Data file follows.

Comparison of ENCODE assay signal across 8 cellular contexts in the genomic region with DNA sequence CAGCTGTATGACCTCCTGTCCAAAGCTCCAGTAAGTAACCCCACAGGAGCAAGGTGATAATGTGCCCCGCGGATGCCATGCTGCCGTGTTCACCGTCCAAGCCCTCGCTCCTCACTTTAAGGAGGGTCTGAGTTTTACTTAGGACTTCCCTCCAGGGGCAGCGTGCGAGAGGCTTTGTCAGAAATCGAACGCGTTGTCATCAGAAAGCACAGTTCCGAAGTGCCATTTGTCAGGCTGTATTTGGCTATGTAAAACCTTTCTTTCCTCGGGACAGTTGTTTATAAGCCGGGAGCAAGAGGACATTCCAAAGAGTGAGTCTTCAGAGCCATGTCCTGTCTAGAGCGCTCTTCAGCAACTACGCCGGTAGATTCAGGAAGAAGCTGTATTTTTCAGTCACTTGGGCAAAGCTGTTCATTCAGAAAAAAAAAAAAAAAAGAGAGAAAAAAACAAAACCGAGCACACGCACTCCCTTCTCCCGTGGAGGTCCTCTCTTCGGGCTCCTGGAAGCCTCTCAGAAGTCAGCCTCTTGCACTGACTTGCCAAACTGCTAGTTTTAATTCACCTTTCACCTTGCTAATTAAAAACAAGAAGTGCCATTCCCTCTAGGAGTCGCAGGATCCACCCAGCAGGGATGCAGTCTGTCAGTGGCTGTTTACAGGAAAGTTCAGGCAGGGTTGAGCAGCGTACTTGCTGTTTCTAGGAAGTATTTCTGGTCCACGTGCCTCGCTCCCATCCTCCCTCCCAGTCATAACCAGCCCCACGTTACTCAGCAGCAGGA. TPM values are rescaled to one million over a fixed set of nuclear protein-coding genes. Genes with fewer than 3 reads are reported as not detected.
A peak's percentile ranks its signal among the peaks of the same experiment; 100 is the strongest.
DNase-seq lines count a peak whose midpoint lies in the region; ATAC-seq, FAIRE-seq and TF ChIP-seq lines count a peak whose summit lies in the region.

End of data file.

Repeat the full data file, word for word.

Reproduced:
Comparison of ENCODE assay signal across 8 cellular contexts in the genomic region with DNA sequence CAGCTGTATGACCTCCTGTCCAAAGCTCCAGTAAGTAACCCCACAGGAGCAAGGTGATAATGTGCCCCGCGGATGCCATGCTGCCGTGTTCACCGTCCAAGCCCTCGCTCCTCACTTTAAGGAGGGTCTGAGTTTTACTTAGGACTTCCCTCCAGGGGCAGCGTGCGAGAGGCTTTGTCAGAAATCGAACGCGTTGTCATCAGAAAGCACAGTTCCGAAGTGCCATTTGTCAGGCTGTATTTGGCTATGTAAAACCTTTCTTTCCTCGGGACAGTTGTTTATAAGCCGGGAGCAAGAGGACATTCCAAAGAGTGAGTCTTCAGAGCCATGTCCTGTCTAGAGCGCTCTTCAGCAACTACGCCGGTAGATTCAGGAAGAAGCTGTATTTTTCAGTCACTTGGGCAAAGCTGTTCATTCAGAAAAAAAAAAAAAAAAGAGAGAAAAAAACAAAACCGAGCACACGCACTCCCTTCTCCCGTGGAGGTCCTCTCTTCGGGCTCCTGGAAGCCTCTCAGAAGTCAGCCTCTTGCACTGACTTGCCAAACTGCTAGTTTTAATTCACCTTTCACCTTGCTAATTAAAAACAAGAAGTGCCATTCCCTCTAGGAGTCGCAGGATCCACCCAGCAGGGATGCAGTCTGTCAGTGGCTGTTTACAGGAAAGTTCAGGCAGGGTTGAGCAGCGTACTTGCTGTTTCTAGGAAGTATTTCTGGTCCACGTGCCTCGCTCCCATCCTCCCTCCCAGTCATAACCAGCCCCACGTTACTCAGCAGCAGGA. TPM values are rescaled to one million over a fixed set of nuclear protein-coding genes. Genes with fewer than 3 reads are reported as not detected.
A peak's percentile ranks its signal among the peaks of the same experiment; 100 is the strongest.
DNase-seq lines count a peak whose midpoint lies in the region; ATAC-seq, FAIRE-seq and TF ChIP-seq lines count a peak whose summit lies in the region.